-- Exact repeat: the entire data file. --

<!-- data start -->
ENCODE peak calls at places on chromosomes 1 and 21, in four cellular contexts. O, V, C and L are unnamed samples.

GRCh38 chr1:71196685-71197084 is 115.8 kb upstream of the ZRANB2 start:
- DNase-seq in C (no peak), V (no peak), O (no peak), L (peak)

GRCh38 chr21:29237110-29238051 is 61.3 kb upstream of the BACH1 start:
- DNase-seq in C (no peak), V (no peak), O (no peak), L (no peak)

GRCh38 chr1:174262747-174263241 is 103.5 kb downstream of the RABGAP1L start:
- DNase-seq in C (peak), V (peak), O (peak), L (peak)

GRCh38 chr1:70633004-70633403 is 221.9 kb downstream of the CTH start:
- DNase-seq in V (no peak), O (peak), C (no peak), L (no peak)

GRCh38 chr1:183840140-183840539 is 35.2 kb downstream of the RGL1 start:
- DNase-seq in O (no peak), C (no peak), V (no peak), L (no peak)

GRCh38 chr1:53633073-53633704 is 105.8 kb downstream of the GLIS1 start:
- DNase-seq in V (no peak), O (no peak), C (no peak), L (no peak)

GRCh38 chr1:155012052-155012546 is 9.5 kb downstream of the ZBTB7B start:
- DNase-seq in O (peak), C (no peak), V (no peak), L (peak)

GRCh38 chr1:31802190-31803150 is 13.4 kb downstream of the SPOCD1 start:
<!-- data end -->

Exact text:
ENCODE peak calls at places on chromosomes 1 and 21, in four cellular contexts. O, V, C and L are unnamed samples.

GRCh38 chr1:71196685-71197084 is 115.8 kb upstream of the ZRANB2 start:
- DNase-seq in C (no peak), V (no peak), O (no peak), L (peak)

GRCh38 chr21:29237110-29238051 is 61.3 kb upstream of the BACH1 start:
- DNase-seq in C (no peak), V (no peak), O (no peak), L (no peak)

GRCh38 chr1:174262747-174263241 is 103.5 kb downstream of the RABGAP1L start:
- DNase-seq in C (peak), V (peak), O (peak), L (peak)

GRCh38 chr1:70633004-70633403 is 221.9 kb downstream of the CTH start:
- DNase-seq in V (no peak), O (peak), C (no peak), L (no peak)

GRCh38 chr1:183840140-183840539 is 35.2 kb downstream of the RGL1 start:
- DNase-seq in O (no peak), C (no peak), V (no peak), L (no peak)

GRCh38 chr1:53633073-53633704 is 105.8 kb downstream of the GLIS1 start:
- DNase-seq in V (no peak), O (no peak), C (no peak), L (no peak)

GRCh38 chr1:155012052-155012546 is 9.5 kb downstream of the ZBTB7B start:
- DNase-seq in O (peak), C (no peak), V (no peak), L (peak)

GRCh38 chr1:31802190-31803150 is 13.4 kb downstream of the SPOCD1 start: